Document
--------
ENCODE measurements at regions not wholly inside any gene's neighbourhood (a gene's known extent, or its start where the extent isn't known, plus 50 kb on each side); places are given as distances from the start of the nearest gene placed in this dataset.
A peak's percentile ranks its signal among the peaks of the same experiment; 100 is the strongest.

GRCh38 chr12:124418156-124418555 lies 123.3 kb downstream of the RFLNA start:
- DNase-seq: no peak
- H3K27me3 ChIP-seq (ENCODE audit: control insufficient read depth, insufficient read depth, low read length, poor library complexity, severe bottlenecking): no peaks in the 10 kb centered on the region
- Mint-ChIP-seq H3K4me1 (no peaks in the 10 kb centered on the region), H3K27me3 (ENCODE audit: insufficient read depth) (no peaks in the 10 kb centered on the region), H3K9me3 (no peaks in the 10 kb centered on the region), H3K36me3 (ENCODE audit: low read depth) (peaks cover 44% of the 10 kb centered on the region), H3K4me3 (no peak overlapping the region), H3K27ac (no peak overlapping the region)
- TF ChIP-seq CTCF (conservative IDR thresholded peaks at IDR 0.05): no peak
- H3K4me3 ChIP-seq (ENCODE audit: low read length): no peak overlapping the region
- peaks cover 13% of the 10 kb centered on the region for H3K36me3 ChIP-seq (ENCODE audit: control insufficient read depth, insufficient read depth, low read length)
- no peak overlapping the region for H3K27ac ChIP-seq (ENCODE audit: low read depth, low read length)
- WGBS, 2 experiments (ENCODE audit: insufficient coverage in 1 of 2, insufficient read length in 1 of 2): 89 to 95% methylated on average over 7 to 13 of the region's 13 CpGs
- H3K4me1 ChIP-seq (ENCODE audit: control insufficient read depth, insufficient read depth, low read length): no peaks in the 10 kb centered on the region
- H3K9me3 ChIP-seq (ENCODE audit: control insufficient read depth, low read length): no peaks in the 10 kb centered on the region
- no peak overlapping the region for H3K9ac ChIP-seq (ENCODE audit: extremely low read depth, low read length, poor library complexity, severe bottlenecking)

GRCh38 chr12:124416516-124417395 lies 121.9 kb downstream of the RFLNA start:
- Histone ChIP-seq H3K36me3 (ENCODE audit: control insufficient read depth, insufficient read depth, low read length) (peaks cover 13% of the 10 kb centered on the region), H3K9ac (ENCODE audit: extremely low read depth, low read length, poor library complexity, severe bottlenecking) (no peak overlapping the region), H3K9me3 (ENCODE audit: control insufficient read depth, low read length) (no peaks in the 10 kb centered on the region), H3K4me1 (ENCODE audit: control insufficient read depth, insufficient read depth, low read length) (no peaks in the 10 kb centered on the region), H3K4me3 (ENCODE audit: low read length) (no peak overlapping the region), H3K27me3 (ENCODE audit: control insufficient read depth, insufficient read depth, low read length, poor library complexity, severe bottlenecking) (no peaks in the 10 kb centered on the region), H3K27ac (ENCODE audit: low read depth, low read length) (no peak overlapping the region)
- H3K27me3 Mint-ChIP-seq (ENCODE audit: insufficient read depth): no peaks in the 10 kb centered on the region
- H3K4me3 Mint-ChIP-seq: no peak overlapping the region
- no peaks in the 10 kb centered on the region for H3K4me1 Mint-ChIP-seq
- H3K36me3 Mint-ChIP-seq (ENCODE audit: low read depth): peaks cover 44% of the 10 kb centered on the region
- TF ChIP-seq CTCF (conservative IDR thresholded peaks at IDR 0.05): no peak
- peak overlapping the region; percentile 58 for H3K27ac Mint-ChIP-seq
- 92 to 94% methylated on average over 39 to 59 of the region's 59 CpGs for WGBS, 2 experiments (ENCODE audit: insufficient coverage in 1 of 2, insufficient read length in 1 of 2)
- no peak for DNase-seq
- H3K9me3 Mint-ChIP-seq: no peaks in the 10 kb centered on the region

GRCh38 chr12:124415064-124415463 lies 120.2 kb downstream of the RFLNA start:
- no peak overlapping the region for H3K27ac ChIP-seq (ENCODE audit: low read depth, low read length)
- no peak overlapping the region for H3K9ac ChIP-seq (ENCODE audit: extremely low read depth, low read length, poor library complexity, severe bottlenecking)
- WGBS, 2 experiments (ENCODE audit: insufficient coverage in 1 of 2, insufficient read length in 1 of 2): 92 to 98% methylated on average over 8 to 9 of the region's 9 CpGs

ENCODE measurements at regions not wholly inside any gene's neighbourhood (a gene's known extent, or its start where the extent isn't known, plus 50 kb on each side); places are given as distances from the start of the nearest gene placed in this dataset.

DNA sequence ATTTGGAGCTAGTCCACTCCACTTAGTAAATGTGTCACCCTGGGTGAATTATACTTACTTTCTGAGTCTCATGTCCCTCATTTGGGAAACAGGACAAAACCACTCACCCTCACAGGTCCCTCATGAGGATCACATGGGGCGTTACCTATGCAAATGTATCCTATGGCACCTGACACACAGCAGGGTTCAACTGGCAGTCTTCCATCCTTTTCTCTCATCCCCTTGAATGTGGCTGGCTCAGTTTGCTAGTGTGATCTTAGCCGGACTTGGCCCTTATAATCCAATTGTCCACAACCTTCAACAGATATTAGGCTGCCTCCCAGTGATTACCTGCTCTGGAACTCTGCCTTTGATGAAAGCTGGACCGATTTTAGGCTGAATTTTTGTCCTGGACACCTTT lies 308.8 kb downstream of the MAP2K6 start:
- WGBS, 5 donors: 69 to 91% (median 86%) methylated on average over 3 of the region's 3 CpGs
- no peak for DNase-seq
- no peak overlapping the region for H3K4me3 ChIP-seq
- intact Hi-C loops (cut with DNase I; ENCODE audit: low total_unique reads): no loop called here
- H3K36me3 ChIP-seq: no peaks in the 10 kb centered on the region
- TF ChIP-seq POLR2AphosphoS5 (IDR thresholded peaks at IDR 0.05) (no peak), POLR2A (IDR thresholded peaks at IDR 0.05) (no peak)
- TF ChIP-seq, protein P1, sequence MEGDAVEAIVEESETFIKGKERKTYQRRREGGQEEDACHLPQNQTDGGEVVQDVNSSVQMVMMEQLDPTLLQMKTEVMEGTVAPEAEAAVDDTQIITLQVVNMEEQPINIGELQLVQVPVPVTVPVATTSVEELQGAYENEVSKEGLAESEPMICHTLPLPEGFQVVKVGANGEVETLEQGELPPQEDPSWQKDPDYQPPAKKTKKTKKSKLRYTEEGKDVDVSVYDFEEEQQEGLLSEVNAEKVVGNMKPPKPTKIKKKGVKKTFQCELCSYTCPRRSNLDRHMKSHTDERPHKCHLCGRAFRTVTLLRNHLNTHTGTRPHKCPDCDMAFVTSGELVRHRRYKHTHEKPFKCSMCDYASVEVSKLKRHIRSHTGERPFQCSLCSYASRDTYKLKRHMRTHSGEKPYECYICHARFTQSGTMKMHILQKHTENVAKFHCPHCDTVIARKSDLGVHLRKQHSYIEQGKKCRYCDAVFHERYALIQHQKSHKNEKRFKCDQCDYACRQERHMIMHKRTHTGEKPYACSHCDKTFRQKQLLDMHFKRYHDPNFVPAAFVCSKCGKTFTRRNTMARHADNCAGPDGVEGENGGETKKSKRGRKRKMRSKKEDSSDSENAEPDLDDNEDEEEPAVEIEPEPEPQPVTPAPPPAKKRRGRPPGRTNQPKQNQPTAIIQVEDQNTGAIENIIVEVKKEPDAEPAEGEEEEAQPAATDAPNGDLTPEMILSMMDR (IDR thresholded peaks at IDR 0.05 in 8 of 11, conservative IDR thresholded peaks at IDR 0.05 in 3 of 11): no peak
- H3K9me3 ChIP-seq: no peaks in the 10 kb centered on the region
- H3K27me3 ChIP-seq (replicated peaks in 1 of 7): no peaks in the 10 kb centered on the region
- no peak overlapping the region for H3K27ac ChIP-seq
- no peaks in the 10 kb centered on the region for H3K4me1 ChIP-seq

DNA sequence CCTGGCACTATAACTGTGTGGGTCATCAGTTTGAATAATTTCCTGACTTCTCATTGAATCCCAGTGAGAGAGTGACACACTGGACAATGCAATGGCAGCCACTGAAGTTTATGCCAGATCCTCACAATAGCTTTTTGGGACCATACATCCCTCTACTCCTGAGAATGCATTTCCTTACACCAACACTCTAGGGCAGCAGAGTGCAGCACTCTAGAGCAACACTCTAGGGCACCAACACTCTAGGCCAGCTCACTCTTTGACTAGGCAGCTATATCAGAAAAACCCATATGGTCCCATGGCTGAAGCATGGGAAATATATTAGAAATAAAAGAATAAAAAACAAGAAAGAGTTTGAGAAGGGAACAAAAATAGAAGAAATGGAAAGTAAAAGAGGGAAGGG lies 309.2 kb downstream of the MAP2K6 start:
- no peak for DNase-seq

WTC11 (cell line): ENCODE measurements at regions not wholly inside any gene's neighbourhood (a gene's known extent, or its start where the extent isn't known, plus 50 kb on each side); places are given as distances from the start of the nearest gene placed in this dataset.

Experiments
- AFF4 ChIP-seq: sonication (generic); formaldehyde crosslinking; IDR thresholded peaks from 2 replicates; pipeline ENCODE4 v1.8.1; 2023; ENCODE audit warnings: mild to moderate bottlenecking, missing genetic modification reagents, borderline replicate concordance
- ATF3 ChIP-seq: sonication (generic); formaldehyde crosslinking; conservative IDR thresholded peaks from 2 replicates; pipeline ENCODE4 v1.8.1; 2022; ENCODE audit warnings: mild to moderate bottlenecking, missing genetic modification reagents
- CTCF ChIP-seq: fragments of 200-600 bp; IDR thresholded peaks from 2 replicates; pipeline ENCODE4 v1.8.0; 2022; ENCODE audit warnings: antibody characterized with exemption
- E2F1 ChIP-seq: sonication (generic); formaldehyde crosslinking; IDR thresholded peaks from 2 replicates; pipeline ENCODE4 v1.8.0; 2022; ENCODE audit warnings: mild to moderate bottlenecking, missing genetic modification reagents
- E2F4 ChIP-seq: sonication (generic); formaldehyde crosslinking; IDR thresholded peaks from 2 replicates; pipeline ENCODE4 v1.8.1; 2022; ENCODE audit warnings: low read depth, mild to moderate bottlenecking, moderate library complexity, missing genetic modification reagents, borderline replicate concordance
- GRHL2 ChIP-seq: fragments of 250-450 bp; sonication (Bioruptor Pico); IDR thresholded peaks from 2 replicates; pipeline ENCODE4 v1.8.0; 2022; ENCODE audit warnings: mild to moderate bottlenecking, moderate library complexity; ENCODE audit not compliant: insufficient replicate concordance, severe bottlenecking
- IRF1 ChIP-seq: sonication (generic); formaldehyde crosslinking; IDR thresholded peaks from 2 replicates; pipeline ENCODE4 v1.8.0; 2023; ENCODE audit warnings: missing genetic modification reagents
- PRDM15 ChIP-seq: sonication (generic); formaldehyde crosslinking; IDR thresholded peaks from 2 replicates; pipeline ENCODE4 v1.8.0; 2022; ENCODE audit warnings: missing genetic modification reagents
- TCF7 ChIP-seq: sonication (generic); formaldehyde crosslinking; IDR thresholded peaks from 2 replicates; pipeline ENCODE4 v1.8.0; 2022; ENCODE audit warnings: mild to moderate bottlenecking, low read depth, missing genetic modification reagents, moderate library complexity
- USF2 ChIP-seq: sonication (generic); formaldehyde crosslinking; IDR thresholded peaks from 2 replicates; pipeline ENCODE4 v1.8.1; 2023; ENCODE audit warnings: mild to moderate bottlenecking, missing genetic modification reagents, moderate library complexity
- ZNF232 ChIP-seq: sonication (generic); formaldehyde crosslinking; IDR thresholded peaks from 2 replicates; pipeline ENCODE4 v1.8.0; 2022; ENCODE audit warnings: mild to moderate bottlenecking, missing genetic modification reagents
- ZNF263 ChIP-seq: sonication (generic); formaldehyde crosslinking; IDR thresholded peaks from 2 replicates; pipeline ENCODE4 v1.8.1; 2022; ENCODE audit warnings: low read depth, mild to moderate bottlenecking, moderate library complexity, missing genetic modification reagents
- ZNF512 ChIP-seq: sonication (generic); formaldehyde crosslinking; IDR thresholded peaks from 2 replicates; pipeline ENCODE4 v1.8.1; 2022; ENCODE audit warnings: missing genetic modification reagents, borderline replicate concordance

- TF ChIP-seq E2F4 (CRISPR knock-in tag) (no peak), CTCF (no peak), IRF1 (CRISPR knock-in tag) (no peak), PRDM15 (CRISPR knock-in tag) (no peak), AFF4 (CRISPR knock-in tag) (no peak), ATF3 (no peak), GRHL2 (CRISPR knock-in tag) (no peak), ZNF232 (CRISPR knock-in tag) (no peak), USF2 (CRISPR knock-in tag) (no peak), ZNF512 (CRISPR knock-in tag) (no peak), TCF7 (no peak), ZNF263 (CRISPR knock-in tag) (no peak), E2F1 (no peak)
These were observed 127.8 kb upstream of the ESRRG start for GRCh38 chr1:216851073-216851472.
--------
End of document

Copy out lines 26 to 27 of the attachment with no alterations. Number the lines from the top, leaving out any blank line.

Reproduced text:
GRCh38 chr12:124415064-124415463 lies 120.2 kb downstream of the RFLNA start:
- no peak overlapping the region for H3K27ac ChIP-seq (ENCODE audit: low read depth, low read length)